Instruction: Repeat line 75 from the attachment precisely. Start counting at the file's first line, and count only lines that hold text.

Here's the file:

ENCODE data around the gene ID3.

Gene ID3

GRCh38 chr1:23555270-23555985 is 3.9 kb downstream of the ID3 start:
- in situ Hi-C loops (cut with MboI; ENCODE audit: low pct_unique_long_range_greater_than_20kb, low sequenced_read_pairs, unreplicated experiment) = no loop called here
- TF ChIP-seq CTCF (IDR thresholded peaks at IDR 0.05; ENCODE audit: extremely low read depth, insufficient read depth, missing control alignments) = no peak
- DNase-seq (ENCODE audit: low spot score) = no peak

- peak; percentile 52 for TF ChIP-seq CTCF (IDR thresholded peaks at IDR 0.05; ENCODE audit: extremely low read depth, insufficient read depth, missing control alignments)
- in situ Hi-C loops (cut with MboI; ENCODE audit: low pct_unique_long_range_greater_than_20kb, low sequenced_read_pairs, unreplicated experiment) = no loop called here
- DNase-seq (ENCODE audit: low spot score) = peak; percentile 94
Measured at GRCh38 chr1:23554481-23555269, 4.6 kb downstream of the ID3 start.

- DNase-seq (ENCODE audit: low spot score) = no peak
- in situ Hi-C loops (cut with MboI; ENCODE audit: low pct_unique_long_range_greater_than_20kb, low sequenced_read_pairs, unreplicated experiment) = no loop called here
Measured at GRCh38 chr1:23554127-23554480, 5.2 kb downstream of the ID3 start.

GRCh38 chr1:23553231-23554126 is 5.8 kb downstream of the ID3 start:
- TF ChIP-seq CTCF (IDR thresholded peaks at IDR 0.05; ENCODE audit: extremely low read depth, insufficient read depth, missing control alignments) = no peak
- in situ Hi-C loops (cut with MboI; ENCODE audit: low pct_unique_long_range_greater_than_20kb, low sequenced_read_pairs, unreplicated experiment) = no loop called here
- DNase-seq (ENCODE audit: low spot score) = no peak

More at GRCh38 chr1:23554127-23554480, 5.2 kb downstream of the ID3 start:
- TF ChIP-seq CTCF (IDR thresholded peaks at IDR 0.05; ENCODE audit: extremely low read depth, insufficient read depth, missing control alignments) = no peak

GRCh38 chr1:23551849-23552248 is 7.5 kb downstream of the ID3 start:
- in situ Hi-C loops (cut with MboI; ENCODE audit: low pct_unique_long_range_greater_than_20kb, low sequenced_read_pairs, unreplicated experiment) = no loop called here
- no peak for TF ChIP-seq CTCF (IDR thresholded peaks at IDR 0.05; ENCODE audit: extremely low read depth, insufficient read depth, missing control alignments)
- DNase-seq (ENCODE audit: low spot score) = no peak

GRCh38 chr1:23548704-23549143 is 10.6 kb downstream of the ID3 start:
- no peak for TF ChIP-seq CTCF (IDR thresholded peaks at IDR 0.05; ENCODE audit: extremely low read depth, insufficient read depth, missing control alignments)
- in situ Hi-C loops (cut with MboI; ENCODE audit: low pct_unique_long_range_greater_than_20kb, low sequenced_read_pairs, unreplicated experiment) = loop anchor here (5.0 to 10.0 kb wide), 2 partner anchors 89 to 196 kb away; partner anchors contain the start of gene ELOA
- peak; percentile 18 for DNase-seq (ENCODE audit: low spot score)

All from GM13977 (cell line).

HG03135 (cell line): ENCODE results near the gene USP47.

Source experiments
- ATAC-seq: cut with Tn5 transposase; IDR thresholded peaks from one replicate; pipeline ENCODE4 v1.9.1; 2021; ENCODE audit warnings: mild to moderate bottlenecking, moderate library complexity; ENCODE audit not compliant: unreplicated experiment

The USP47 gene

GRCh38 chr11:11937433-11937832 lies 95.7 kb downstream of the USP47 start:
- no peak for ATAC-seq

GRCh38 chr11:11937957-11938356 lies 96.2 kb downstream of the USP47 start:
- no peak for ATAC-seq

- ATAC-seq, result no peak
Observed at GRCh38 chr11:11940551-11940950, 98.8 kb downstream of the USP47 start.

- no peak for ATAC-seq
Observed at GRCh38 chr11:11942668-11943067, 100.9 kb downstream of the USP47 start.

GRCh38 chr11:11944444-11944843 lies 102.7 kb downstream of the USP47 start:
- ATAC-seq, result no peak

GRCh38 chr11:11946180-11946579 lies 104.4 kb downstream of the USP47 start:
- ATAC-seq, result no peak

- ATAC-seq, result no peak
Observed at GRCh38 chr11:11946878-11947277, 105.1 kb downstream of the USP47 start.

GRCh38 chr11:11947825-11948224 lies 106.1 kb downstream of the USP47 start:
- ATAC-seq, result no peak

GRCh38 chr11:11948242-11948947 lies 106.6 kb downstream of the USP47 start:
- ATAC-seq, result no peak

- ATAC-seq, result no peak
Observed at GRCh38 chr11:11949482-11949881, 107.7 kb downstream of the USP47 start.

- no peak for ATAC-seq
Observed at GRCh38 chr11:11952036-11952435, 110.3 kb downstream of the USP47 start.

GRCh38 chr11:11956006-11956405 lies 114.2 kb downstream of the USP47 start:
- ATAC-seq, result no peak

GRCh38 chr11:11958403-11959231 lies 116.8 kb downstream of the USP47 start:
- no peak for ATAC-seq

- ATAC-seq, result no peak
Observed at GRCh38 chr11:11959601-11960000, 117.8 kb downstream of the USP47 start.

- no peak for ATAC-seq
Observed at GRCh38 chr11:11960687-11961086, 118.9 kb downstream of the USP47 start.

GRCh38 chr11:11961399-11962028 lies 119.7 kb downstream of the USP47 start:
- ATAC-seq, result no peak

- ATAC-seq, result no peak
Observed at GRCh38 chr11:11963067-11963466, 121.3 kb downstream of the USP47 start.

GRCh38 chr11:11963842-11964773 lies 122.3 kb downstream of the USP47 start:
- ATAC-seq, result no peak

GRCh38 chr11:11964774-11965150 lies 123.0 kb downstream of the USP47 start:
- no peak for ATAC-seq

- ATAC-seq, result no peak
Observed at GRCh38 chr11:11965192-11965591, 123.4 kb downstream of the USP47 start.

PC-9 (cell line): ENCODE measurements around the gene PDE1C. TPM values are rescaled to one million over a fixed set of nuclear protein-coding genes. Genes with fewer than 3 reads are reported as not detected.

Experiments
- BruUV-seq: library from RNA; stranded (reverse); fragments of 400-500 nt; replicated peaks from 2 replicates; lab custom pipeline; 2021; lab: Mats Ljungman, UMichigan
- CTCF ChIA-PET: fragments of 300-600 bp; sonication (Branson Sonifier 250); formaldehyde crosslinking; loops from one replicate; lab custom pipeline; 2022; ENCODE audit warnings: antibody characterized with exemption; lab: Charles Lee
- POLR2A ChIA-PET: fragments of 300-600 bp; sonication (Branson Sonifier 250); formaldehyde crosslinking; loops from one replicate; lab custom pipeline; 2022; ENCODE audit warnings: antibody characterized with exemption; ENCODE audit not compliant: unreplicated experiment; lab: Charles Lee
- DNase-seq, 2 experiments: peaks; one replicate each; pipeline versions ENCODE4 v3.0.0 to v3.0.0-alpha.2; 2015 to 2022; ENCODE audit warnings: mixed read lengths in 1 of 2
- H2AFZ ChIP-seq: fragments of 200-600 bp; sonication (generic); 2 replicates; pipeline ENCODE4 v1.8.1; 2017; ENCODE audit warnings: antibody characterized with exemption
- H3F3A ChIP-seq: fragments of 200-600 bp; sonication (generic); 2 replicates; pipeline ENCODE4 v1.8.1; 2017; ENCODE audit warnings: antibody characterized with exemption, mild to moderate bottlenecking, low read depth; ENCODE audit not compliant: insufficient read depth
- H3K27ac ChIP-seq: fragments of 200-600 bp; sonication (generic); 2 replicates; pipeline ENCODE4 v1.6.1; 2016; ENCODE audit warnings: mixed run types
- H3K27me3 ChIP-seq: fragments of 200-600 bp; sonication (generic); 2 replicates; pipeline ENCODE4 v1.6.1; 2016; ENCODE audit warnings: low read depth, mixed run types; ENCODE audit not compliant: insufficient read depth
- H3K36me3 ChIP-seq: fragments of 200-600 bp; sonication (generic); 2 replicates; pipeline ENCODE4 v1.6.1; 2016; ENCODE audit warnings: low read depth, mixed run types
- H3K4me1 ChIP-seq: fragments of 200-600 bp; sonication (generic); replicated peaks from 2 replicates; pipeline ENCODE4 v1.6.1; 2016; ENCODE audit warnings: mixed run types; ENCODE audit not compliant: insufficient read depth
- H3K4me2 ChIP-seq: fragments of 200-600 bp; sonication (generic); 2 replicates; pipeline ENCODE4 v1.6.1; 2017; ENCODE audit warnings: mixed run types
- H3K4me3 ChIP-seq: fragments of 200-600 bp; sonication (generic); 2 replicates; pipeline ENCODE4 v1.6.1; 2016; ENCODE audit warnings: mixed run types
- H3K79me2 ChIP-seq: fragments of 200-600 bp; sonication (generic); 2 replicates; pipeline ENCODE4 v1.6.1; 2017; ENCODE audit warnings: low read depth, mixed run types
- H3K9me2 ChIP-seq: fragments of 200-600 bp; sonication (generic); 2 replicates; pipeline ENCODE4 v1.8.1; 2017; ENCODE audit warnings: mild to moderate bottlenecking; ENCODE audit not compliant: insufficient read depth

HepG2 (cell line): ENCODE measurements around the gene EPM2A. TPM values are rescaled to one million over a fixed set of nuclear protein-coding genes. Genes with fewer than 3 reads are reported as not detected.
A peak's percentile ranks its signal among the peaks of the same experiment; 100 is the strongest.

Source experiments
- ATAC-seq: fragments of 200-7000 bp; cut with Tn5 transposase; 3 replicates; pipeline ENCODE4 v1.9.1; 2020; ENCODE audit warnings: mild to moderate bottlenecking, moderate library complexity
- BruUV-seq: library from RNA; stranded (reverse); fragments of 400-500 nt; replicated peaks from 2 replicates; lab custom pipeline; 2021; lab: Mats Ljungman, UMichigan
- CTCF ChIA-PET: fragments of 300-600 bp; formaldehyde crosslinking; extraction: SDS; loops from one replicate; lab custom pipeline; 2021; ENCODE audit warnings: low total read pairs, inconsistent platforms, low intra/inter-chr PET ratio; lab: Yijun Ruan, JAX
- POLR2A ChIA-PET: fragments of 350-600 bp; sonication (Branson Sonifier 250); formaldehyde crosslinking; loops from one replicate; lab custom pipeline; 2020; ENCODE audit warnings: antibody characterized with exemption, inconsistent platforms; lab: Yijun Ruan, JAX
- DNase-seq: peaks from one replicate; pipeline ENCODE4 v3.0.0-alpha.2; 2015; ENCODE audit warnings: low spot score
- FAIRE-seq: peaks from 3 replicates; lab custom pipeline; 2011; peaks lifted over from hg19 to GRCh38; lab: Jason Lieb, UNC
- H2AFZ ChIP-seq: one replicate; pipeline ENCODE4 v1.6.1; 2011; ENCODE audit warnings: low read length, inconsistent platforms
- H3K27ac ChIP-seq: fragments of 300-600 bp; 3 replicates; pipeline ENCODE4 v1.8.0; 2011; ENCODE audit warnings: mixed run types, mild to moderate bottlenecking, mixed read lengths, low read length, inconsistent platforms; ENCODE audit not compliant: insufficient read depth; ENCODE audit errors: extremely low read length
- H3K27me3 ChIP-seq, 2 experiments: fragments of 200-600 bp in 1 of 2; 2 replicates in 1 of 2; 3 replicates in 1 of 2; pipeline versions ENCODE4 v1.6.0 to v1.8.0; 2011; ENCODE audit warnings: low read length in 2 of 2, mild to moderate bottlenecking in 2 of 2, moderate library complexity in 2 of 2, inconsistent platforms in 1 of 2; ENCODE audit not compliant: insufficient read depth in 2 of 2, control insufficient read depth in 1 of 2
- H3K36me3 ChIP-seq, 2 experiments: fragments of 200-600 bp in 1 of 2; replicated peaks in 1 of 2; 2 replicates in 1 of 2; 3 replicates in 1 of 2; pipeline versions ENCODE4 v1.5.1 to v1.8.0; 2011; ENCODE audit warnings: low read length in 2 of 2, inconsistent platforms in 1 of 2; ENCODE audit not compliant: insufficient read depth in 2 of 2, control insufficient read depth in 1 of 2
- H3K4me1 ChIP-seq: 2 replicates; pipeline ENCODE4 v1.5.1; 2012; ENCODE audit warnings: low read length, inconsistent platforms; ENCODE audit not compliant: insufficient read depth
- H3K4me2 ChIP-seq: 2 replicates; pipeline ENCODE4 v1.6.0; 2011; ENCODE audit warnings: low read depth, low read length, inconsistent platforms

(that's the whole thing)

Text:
- BruUV-seq: library from RNA; stranded (reverse); fragments of 400-500 nt; replicated peaks from 2 replicates; lab custom pipeline; 2021; lab: Mats Ljungman, UMichigan